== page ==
In Pilgrimage, most of his works’ sizes average around less than one square foot. He found that by painting small, detailed pieces, it forced the observer to look closer to the smaller picture. “I wanted to do something that was small and intimate,” says Cornell, “I wanted others to see something huge in a smaller piece.” He has noticed that this latest trend tends to gain more reaction than his large-scale pieces. However, Cornell likes the idea of exploring different ways of working and approaching things.
As he is predominately a studio painter, Cornell is more inclined to photograph his journey and take those special moments with him. However, he enjoys sketching on site, as it allows him to capture the color just right. For his finished products, he mainly works with oil paints, as he believes that these give him flexibility and create a “kind of depth in the paint that you don’t get with acrylic.”
At first glance, most of his paintings look like photographs, but as you gaze closer, you can see the layers of paint used to create the texture of shingles on a house. You can clearly see that each home is treated with the utmost care. Cornell mentioned that he preferred working with smaller canvases because he was better able to see the details within his paintings.
From there, it didn’t take long for Cornell to explain his fascination with dawn and dusk. Describing his love affair with these times, he explains that they are moments “between things” that have the ability to “shroud things in a half light” and can make anything mysterious. He even joked that he could make a trashcan look ominous and “interesting” at this time of day. Ultimately, he loves dusk’s ability to take over the imagination. Most of his scenes are depicted at dusk, capturing an eerie essence of movement and life. Human activity is not directly seen, but rather implied.
While touring his past houses and meeting the current residents, he recognized that they were creating stories on top of his own. When visiting a home in which he resided for only a few short months, he discovered that his marks made as a small child still remained. Wandering around the house, he found that he had carved his name upon the stairs. He was surprised it had not been painted over; he enjoyed seeing his childlike handwriting so many years later, bringing memories to the surface.
Cornell still continues to explore his own past through his paintings, but is now searching for new inspiration. He currently resides in Orlando, and admits that landing in Florida has lasted a lot longer than he ever expected. Captivated by the South and its stories, Cornell wants to begin exploring the rural history of the region. He is interested in the idea of painting the huge mansions and plantations of a time past, and understanding the transitional periods, from the wealthy to the desolate. Cornell wants to capture the heart of small towns and their times gone by, and the survival of a culture that still remains today, questioning why people are sticking around in areas that have “clearly died.” “The South has a lot of interesting stories to it . . . [especially] how it has evolved in the last 150 years,” remarks Cornell.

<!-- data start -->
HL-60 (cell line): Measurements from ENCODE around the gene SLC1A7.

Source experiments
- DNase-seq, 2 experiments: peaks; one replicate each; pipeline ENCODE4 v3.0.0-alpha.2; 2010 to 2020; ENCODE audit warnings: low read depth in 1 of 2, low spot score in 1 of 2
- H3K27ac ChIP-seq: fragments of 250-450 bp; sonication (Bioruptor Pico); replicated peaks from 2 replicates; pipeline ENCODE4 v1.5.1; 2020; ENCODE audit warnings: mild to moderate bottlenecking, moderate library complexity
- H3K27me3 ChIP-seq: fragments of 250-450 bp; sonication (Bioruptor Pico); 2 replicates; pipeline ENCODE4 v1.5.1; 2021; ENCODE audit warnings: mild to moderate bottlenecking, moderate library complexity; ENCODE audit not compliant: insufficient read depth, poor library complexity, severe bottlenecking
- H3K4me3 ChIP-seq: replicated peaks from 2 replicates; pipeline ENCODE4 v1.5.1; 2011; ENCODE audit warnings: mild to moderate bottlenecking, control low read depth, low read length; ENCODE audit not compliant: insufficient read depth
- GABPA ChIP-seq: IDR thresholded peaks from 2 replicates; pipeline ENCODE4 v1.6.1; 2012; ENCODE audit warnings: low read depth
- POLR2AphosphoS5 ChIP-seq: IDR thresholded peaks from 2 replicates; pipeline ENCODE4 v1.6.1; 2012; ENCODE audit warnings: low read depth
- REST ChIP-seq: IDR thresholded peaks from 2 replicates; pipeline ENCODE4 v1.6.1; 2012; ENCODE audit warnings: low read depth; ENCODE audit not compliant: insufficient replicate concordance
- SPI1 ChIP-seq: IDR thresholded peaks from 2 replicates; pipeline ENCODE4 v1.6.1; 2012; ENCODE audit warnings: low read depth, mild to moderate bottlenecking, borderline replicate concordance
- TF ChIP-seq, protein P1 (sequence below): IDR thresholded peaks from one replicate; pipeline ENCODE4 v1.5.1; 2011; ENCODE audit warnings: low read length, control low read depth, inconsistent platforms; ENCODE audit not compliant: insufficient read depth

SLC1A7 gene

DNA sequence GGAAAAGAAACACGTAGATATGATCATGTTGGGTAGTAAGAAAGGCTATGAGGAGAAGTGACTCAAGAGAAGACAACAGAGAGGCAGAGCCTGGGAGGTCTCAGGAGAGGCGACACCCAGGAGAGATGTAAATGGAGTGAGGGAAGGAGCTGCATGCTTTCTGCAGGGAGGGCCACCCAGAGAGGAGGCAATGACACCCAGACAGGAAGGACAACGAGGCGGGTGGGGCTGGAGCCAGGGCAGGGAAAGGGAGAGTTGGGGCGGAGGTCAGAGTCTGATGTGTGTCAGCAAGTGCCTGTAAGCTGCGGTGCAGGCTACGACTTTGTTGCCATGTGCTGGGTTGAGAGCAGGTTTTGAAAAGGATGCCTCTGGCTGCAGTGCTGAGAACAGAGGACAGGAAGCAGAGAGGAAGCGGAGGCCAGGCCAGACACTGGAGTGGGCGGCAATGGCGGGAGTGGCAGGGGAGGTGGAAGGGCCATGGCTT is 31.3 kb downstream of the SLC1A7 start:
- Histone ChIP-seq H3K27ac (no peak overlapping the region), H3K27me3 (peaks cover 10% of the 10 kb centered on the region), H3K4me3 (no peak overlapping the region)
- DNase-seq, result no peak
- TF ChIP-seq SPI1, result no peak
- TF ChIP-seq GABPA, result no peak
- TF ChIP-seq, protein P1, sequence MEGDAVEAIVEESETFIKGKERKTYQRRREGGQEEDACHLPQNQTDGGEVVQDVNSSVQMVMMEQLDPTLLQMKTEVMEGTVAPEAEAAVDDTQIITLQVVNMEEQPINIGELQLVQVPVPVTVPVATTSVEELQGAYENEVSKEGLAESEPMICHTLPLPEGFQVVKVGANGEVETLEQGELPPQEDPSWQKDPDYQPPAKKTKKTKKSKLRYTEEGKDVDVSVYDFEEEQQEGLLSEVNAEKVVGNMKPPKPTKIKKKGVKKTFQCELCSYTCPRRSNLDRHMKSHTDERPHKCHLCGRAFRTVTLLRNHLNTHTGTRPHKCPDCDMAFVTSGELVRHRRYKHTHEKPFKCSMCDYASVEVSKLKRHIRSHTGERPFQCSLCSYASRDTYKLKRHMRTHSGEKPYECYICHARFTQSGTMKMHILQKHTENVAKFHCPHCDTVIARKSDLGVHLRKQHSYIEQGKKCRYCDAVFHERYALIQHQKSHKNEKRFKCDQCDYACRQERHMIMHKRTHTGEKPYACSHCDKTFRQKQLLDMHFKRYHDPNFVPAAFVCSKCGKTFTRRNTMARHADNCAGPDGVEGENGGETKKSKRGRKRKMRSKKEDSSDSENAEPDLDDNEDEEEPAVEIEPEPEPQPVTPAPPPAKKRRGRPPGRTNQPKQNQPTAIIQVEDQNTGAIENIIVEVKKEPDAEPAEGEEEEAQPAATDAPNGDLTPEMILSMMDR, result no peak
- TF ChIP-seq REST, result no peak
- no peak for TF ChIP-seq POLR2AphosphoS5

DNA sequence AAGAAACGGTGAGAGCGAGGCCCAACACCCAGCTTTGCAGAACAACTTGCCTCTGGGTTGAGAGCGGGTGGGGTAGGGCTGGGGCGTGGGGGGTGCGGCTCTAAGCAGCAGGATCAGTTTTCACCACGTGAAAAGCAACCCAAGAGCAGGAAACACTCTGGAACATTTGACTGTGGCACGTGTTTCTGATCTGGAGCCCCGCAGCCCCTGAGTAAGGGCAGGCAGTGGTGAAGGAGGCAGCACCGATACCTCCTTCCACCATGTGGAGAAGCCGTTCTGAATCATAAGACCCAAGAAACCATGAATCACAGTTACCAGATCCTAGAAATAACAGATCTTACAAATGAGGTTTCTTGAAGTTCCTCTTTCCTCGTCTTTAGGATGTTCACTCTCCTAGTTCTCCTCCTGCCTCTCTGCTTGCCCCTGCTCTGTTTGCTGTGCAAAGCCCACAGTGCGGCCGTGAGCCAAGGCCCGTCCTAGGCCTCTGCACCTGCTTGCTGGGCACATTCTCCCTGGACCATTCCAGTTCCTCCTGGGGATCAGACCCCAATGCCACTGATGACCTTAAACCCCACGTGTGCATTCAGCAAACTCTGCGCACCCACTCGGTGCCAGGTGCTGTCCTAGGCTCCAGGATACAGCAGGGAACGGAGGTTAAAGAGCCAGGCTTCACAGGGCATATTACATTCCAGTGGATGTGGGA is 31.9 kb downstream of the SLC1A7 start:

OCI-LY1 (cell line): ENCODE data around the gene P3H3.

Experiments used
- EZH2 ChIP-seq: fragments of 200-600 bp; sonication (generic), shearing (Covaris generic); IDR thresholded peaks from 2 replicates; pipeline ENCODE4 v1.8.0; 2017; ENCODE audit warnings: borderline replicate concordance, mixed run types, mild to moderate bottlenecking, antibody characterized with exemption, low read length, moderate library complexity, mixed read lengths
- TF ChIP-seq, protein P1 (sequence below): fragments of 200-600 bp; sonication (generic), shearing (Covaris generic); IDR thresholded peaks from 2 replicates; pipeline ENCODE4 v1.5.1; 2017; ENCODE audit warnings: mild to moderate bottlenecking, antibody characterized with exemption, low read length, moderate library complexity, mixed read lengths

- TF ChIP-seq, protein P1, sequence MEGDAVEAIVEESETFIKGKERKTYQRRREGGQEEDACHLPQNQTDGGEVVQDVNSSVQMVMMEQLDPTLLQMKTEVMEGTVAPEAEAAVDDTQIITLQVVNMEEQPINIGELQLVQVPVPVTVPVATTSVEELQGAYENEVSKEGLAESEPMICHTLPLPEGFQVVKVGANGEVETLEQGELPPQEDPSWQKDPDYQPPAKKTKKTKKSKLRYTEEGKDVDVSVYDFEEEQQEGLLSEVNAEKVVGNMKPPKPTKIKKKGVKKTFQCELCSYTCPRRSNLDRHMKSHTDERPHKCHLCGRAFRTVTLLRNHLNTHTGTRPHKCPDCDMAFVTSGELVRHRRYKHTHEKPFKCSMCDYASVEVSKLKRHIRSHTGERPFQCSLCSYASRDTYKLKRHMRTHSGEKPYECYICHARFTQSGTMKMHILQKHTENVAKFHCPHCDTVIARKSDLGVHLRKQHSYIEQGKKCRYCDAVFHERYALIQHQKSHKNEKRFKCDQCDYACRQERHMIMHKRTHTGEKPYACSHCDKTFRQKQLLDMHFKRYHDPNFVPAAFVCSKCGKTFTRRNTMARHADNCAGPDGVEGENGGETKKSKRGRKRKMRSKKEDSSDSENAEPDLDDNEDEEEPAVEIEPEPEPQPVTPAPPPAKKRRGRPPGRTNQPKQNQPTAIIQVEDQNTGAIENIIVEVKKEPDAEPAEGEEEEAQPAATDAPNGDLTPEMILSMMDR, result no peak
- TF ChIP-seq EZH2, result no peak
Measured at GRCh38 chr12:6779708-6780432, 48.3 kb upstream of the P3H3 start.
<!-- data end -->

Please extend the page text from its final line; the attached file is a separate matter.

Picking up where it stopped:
As the interview wound down, I asked Cornell my final question, “Who is your favorite classical artist?” at which point he responded with, “Vermeer.” Prior to the interview, I had gone into full research mood and explored all of Cornell’s works and history, but the minute I saw his suburban landscapes, I equated him to a modern-day Vermeer. With his light-infused paintings and his ability to capture every last drop of sunshine upon a canvas, I fell in love with his works. As a photographer, Vermeer is a personal inspiration beyond comparison, and Cornell’s hyperrealistic pieces are right up there, too. He has the talent to take a moment in time and a capture a piece of his heart, which is truly remarkable.
In his piece Sacred, he paints the childhood home of his wife, in which her father still resides. His capacity to capture the light within the home and the soft overcast of the driveway is amazing. He describes this piece as a representation of “what is good about this country and how well we can adapt and prosper and nourish friendship for, in this case, a very long time.” The home on the right belongs to a woman who has been a friend and neighbor of Cornell’s father-in-law for over 54 years. Both raised families in these homes, and have kindled a friendship that has spanned many decades. One is Jewish and the other is 7th Day Adventist. They have “differences and commonalities and can still see and understand the beauty and honor of their experience even as the arc of their lives reaches near its end.” What Cornell truly appreciates is the sense of home that has been created and describes it as a “hallowed ground . . .it is sacred.”
With each piece created, another piece of the puzzle is put into place in the jigsaw that is Cornell’s life. He understands that in order to comprehend oneself, one must also appreciate the surrounding lives of others. That’s why he continues to explore his past and those around him. Art is a means to understand the world around you, and Cornell uses it to understand himself. He still has a long road in front of him, but will continue to create in order to identify his own place. I, myself, use writing as a medium to explore the deeper crevices in my mind, but ultimately use it to understand others around me. By connecting yourself to one place, person, or thing, you can grasp the idea of “self” a little more easily.
See more at matthewcornell.com